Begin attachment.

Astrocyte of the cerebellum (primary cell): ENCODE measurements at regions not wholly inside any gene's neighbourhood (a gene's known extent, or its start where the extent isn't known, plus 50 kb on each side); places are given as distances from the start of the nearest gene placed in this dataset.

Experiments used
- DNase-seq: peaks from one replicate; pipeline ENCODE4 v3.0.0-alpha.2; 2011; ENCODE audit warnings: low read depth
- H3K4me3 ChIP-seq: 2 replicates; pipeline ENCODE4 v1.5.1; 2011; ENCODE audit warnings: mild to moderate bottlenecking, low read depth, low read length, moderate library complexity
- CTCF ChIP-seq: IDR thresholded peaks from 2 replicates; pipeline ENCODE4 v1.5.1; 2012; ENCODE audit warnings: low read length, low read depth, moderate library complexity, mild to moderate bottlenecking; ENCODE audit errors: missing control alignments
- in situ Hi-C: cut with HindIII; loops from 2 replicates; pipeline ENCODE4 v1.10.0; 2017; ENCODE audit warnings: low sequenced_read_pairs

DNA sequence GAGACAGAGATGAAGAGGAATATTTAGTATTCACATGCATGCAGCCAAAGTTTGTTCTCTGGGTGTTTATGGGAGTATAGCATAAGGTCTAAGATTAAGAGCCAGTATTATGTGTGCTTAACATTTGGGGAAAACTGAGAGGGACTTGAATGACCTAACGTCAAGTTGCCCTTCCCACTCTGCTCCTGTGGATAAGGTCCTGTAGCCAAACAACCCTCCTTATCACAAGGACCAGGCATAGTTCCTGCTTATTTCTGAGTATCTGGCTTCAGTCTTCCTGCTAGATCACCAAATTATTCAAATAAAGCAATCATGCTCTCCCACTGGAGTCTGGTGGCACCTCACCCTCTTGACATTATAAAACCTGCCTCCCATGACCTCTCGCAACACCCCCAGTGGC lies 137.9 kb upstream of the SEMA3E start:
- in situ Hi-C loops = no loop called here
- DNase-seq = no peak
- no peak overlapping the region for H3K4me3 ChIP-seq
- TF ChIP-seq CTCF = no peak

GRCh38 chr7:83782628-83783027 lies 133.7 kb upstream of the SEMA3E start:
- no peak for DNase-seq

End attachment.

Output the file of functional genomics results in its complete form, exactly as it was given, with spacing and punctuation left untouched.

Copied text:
Astrocyte of the cerebellum (primary cell): ENCODE measurements at regions not wholly inside any gene's neighbourhood (a gene's known extent, or its start where the extent isn't known, plus 50 kb on each side); places are given as distances from the start of the nearest gene placed in this dataset.

Experiments used
- DNase-seq: peaks from one replicate; pipeline ENCODE4 v3.0.0-alpha.2; 2011; ENCODE audit warnings: low read depth
- H3K4me3 ChIP-seq: 2 replicates; pipeline ENCODE4 v1.5.1; 2011; ENCODE audit warnings: mild to moderate bottlenecking, low read depth, low read length, moderate library complexity
- CTCF ChIP-seq: IDR thresholded peaks from 2 replicates; pipeline ENCODE4 v1.5.1; 2012; ENCODE audit warnings: low read length, low read depth, moderate library complexity, mild to moderate bottlenecking; ENCODE audit errors: missing control alignments
- in situ Hi-C: cut with HindIII; loops from 2 replicates; pipeline ENCODE4 v1.10.0; 2017; ENCODE audit warnings: low sequenced_read_pairs

DNA sequence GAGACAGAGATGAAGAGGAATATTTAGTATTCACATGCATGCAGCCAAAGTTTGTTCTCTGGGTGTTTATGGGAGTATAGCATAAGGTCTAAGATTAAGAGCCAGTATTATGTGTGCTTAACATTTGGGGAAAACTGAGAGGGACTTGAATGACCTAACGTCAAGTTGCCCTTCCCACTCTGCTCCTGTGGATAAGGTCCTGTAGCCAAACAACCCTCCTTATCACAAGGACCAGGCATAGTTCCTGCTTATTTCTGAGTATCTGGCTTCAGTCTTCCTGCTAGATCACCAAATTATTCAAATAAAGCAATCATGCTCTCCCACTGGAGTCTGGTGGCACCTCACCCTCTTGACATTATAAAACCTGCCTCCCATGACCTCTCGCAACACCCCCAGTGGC lies 137.9 kb upstream of the SEMA3E start:
- in situ Hi-C loops = no loop called here
- DNase-seq = no peak
- no peak overlapping the region for H3K4me3 ChIP-seq
- TF ChIP-seq CTCF = no peak

GRCh38 chr7:83782628-83783027 lies 133.7 kb upstream of the SEMA3E start:
- no peak for DNase-seq